I greatly enjoyed our recent family trip to the aquarium. I've been there before but since we only go every two years or so I always find the exhibits to be extremely fascinating. As a "land dweller" and one who does not snorkel or scuba dive, it is easy for me to be generally unaware of what lies "under the surface" in the vast world we know as the ocean. Yet that is where so much of the life on our planet exists; generally unseen and in many ways ignored.
The human mind heart are a lot like this. We are all very aware of the thoughts that dwell (sometimes plague) our consciousness. Our behaviors can be seen by all; our words can be heard, our thoughts constantly clamor for our attention. But we all know that there is much more to "us" than what is seen or heard or even the thoughts of which we are aware. So much of who we are, in reality, lies below the surface....
The writer of Proverbs says it like this (20:5), "The purposes of the human heart are deep waters, but those who have insight draw them out." The unconscious portion of our mind is indeed a deep ocean. Experiences, memories (long forgotten), and trauma's all reside there. Some of these memories and experiences are (like the underworld of the sea) wonderful and beautiful. Others are frightening and dangerous.
So the question becomes: How much time should we spend snooping around the Unknown portions of our soul? The Freudian answer is, "a lot." For "depth" psychologists, that is where the action is. But as a Solution Focused Brief Therapist I would say, not much. I think it can become something like a journey into a dark cave. The deeper we go the more "caverns" and "side tunnels" we find. The journey seems to never end. Occasionally there is a "glimmer of light." But for the most part we find ourselves on a dark journey. Now if God, during our time of Bible reading and prayer, wants to reveal something about the Unknown portion of our soul, I certainly want to listen and pay attention. But other than that; I think examining the Unknown portions of our soul should be sort of like a trip to the aquarium; it's nice to take a look, from time to time, but I don't really want to dwell or focus on it.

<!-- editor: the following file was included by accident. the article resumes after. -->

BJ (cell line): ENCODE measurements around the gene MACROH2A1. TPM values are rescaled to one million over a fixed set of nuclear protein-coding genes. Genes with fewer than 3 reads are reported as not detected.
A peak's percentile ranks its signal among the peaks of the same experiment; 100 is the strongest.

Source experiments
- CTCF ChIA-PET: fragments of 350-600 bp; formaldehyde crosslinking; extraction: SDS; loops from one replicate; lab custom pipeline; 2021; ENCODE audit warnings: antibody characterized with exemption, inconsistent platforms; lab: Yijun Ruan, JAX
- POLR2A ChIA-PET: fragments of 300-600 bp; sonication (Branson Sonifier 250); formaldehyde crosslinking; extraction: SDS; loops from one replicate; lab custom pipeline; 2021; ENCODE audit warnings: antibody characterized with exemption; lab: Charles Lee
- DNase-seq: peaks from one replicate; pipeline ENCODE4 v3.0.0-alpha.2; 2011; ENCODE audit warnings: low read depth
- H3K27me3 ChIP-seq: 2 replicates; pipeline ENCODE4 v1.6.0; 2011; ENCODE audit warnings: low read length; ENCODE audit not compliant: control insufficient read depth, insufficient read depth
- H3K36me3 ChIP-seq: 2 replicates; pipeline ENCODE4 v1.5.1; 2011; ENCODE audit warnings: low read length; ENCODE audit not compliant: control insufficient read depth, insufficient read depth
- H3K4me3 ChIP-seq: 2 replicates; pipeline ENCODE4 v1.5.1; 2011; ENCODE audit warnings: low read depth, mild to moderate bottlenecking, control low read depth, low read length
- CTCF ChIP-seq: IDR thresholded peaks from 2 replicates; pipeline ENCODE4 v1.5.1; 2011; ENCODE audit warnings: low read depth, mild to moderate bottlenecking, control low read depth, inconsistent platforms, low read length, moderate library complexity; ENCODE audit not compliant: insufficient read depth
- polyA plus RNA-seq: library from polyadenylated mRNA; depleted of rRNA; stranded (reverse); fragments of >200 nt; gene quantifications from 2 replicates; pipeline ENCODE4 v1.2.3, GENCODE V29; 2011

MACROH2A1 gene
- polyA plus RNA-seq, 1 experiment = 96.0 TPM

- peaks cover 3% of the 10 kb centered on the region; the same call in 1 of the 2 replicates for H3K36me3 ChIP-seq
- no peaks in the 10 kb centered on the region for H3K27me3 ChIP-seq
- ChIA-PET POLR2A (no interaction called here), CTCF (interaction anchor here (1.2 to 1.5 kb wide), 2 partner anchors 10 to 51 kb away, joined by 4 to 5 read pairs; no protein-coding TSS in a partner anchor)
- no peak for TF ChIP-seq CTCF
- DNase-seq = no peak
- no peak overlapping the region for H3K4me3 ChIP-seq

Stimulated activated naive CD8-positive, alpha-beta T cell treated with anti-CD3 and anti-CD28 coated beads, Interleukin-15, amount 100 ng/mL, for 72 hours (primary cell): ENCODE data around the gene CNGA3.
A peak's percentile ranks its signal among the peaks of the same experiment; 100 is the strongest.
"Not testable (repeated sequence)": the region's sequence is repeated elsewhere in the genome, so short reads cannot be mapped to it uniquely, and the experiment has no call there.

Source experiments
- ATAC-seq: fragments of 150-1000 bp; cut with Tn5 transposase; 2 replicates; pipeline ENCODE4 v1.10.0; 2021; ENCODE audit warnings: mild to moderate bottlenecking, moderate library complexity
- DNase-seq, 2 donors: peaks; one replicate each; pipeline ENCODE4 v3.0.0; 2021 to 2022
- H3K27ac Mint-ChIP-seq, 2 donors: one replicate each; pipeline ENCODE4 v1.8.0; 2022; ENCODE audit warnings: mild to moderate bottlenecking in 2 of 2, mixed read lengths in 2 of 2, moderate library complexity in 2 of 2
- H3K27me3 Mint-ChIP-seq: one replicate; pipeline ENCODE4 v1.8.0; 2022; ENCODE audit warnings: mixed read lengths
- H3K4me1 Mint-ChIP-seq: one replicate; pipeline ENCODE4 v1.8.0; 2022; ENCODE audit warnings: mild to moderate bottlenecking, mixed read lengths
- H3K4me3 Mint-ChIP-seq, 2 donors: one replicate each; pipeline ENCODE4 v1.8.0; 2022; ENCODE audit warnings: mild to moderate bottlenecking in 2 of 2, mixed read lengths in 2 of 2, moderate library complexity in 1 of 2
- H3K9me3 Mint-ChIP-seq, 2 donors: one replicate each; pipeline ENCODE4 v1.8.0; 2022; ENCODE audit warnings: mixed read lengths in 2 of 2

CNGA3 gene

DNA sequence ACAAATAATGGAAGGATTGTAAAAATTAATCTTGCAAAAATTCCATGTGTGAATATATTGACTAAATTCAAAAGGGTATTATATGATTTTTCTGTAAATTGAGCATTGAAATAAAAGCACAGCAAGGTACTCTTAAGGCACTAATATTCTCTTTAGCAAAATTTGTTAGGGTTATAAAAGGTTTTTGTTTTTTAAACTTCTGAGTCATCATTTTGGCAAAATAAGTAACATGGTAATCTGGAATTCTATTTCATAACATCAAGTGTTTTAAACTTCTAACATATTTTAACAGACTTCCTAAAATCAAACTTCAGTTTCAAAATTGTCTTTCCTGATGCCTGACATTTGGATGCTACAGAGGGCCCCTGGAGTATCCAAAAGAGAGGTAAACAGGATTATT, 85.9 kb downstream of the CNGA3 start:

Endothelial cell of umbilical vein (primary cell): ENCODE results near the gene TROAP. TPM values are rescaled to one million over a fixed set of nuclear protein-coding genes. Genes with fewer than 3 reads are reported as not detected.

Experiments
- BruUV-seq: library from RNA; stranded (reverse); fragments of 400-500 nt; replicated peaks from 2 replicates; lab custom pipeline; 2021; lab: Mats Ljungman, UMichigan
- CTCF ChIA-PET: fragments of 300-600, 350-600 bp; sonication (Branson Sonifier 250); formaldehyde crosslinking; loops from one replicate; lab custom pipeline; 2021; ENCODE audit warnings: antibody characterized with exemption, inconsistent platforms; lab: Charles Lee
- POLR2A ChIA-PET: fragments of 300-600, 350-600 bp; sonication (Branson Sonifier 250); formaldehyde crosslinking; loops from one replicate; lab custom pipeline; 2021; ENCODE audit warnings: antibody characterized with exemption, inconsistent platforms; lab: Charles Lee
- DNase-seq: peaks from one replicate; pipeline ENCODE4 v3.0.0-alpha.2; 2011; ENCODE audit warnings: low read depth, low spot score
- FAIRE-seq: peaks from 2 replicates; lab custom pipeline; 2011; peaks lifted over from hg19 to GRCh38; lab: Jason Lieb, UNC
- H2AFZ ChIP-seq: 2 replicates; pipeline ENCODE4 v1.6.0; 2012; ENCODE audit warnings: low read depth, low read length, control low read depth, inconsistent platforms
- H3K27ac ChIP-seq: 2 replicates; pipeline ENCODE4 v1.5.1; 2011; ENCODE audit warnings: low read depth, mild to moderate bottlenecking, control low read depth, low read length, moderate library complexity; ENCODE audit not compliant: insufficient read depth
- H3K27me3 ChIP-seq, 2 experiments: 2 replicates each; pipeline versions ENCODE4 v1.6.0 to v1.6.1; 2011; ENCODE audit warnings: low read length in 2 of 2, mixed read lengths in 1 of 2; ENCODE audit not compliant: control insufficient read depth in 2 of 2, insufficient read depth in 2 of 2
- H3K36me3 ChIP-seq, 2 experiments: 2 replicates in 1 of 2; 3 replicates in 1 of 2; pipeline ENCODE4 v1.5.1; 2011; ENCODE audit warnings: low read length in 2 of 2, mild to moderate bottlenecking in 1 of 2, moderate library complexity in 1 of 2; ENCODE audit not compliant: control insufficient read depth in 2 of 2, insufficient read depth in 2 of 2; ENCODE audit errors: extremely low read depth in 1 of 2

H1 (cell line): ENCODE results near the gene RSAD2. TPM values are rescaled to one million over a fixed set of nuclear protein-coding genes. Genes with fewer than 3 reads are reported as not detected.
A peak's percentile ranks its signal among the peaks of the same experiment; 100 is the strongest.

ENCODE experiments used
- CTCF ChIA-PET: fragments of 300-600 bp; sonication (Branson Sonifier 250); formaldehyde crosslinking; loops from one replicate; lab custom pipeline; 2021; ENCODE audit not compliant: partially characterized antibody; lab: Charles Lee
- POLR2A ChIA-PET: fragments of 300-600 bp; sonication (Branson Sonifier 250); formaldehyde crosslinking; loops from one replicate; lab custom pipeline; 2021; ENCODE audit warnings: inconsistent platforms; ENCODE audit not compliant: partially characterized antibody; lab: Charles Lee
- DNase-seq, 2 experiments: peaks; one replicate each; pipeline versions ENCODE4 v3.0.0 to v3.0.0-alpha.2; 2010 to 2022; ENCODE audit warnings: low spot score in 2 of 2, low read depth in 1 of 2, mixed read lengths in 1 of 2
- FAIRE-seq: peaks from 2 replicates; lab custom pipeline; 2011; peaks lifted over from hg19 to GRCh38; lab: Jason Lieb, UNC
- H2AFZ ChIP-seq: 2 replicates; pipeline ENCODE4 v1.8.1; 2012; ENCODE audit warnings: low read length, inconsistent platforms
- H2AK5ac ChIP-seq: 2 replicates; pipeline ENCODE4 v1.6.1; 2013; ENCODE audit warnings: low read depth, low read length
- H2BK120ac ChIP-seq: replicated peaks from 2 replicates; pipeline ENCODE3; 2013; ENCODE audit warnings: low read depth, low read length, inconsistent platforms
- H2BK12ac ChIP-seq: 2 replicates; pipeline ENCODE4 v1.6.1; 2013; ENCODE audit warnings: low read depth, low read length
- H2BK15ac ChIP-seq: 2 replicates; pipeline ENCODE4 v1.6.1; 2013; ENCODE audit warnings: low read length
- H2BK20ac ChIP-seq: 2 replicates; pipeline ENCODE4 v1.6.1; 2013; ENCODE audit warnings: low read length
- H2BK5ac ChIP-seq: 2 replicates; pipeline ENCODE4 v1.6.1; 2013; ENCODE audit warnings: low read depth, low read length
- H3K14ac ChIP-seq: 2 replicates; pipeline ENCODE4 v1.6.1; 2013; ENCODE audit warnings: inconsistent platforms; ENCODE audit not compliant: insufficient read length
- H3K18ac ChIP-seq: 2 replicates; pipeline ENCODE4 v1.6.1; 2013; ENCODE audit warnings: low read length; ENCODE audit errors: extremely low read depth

Sunshine, air, wind, these are the elements that most make me feel at home. Though I enjoy the aquarium, I wouldn't want to live there. Analyzing our past and exploring the "depths" of our sub-conscience can be an interesting (even, at time entertaining) journey, but usually it is more trauma provoking than helpful. The prophet Isaiah said it like this, "Come, descendants of Jacob, let us walk in the light of the Lord" (Isa 2:5). For me I find that light and insight are usually found "above" not "under the surface."
Dr. Allen Schneider is a United Methodist pastor and a Licensed Marriage and Family Therapist presently serving the Sapulpa and greater Tulsa communities.